The European Court of Human Rights says 'you' have the right to marry, but this clearly doesn't extend to same-sex couples

If you are someone who would like to marry a person of the same legal sex as yourself, and live in a Council of Europe state that does not permit this, you will be delighted to learn that the European Court of Human Rights has now said that 'You have the right to marry and to have a family'. This statement was made by the Court on a poster, displayed in its Press Room last Friday (which was photographed by Jens Theilen and Annelie Siemsen - for which, many thanks).

However, those who know the Court's jurisprudence on same-sex marriage may be surprised that it has issued this poster. This is because, the Court has been consistently clear that the 'right to marry' enshrined in Article 12 of the European Convention on Human Rights (which guarantees this right to 'men and women') does not extend to same-sex couples.  

Given the Court's clear position on same-sex marriage what, therefore, is the explanation for this poster? My first reaction to it - which was one of incredulity - was to think about who the author of the poster considered to be its audience: that is, who the author imagined to be the 'you' that the poster is addressing. I wondered whether the author had in mind only opposite-sex couples when formulating the text, since clearly the use of 'you' would be correct in this context? If so, sociologists would call this a 'heteronormative' poster, insofar as it presupposes that those standing in front of it are heterosexual.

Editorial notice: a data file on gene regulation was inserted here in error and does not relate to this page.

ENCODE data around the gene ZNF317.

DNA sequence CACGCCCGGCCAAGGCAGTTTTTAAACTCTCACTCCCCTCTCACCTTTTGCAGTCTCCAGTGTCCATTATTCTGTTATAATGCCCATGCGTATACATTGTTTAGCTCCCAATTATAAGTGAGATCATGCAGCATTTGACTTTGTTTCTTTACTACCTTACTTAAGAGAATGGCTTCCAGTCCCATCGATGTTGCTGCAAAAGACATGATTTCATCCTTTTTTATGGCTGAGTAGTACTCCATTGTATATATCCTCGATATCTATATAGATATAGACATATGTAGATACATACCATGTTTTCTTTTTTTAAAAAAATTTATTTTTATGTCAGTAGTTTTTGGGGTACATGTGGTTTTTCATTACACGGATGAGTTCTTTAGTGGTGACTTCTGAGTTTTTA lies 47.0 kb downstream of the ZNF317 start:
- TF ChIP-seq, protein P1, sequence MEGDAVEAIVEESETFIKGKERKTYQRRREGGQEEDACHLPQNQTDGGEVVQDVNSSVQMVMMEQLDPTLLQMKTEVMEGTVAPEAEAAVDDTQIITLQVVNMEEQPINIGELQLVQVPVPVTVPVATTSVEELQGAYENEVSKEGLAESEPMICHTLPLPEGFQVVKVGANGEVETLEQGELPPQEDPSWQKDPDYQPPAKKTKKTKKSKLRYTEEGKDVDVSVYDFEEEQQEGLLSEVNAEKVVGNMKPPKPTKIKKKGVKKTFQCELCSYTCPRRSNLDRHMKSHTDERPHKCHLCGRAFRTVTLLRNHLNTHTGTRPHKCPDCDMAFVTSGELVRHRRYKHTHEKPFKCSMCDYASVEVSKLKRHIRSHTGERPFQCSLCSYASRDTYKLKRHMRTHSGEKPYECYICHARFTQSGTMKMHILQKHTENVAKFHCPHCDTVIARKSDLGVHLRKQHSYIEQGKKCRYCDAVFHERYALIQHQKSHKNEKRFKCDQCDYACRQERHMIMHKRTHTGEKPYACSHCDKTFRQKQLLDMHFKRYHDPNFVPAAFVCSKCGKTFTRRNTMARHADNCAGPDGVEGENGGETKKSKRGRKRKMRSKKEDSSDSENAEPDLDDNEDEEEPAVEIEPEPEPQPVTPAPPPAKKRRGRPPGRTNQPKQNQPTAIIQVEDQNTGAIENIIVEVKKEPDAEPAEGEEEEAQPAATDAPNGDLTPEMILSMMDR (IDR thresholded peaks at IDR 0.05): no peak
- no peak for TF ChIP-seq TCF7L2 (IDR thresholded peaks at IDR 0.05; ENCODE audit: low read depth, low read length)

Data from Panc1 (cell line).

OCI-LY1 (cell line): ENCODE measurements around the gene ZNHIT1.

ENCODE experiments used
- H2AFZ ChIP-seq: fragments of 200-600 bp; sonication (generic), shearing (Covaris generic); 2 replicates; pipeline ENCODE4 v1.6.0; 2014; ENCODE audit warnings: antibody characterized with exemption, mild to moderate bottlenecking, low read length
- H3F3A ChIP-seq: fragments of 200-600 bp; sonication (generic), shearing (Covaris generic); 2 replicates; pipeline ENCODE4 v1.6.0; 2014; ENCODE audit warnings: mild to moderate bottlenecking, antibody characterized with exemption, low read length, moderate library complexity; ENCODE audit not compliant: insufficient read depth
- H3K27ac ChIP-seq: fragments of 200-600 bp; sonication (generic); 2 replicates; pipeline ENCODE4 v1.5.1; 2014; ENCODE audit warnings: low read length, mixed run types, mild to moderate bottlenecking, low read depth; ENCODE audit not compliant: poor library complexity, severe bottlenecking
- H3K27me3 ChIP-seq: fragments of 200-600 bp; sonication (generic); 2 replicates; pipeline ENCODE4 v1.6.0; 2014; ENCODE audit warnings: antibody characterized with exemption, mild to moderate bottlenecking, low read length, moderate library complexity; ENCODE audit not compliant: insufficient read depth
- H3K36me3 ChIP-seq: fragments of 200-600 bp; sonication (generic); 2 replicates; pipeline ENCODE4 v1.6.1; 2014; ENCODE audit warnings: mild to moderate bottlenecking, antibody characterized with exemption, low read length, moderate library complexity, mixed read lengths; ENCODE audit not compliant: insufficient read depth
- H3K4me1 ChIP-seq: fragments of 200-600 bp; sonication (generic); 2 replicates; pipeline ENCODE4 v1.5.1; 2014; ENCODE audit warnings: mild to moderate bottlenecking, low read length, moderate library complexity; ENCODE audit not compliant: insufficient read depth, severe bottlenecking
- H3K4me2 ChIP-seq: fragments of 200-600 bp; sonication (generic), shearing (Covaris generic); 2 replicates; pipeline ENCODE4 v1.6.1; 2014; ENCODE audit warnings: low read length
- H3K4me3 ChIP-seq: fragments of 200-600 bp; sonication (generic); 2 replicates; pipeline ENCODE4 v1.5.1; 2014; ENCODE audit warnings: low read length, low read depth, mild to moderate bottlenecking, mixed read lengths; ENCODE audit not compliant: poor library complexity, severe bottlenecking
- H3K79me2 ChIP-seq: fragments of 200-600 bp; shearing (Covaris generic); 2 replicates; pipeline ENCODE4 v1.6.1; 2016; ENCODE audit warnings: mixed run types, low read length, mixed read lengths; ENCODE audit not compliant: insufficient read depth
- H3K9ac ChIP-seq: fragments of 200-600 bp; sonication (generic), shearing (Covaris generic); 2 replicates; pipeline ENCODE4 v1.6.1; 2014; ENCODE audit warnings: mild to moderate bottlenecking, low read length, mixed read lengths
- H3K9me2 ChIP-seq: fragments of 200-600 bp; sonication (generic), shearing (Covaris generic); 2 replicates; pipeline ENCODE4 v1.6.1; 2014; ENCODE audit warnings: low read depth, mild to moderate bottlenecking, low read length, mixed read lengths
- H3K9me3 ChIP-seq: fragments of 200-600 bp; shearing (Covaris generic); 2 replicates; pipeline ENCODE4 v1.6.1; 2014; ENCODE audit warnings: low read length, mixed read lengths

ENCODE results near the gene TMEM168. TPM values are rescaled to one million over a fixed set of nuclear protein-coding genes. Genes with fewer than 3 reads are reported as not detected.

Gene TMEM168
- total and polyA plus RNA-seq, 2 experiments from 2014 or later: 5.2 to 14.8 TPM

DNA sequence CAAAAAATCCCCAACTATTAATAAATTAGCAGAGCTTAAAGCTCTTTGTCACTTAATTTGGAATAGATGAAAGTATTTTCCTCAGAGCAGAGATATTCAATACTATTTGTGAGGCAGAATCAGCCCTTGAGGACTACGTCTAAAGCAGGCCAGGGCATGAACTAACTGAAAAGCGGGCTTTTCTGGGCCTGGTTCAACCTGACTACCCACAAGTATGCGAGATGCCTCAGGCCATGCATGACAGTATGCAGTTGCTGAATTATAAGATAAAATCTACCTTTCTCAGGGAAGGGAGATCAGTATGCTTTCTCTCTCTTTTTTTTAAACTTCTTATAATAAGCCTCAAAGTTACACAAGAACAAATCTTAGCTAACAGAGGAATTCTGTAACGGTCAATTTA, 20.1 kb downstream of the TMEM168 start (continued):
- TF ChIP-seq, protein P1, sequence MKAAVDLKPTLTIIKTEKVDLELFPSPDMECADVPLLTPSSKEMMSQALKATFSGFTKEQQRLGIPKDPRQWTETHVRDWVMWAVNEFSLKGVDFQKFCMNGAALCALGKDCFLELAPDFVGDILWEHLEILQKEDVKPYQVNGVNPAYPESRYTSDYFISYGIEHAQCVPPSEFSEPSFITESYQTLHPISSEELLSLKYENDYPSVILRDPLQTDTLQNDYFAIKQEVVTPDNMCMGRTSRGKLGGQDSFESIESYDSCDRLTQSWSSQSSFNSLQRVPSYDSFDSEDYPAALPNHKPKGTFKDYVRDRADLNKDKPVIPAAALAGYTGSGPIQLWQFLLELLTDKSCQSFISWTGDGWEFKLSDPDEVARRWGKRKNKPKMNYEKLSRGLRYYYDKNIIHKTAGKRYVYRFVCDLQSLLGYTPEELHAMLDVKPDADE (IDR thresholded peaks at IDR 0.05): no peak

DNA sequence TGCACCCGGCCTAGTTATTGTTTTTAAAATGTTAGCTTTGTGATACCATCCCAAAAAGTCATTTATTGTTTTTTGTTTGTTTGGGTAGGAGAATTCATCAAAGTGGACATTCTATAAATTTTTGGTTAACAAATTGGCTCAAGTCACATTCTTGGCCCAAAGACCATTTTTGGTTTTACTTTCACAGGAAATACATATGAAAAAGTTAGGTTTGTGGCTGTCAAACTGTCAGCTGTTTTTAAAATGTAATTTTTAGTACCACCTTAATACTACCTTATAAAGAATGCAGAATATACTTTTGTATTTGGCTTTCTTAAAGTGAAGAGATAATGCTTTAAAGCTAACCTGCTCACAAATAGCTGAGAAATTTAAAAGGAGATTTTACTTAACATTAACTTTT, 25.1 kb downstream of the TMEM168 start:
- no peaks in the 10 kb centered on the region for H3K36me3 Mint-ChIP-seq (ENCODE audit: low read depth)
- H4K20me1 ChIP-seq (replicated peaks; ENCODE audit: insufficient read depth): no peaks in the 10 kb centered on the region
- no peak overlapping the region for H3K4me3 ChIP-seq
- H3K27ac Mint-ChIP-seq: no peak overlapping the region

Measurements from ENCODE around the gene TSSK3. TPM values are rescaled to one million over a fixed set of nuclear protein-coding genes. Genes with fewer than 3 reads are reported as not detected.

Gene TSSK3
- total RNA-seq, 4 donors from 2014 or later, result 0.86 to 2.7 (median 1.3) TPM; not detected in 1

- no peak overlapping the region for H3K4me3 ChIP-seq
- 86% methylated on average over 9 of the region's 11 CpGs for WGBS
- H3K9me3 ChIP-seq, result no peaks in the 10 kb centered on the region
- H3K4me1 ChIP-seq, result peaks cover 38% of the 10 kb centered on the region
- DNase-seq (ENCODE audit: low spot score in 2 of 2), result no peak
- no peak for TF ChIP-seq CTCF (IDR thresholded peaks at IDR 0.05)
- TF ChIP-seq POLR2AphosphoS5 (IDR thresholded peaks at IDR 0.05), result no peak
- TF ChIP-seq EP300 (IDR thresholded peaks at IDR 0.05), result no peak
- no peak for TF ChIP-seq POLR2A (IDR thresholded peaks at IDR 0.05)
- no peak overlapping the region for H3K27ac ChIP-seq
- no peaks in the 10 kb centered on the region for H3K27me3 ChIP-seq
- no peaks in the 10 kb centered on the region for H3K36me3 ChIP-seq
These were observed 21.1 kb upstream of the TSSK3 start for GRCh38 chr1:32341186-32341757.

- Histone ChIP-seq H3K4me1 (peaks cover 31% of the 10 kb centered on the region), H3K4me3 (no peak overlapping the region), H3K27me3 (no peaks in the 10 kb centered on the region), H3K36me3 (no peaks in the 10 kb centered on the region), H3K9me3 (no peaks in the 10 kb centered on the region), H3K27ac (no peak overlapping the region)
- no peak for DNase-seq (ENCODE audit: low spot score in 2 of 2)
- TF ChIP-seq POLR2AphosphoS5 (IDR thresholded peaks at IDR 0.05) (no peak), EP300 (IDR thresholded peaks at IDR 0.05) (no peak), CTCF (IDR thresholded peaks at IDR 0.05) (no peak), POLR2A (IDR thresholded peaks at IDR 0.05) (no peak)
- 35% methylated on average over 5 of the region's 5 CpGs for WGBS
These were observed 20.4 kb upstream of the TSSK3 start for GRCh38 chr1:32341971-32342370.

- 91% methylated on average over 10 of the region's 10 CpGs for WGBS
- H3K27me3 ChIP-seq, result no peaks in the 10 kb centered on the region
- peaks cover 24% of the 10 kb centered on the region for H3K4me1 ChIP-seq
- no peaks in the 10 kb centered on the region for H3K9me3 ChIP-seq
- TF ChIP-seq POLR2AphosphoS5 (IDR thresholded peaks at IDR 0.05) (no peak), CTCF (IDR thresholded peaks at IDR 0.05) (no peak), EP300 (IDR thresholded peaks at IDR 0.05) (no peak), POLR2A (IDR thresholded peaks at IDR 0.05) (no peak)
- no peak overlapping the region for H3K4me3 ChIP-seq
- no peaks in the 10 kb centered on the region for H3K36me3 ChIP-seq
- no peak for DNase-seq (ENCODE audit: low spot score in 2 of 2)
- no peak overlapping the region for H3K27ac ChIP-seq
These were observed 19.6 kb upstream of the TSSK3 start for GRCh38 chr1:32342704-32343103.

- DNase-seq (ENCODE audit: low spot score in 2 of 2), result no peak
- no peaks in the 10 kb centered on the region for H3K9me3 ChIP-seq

I shared this poster with a few colleagues and, given that they are a light-hearted bunch, they reacted by suggesting that the Court might issue a revised version with different wording, such as:

"Some of you have the right to marry..."


"You might have the right to marry..."

Whilst this is amusing, I must confess to being quite disturbed by the Court issuing a poster that contains this text. For the millions of people in Council of Europe states who passionately believe that same-sex couples should have the human right to marry, and who respectfully try to engage with the Court's on-going jurisprudence in this area, this poster is something of a 'kick in the teeth'. Reading the Court's judgments year after year which exclude same-sex couples from the right to marry is one thing, but trite posters which fail to even recognise the issue is another thing.

There are millions of people across Europe who are living in countries where they remain persecuted for desiring the basic human right to love. That right, crystallised in 1950 in the Convention's right to marry, is currently denied to them. The Court is currently not on their side. As such, the Court should not add insult to injury by issuing posters like this.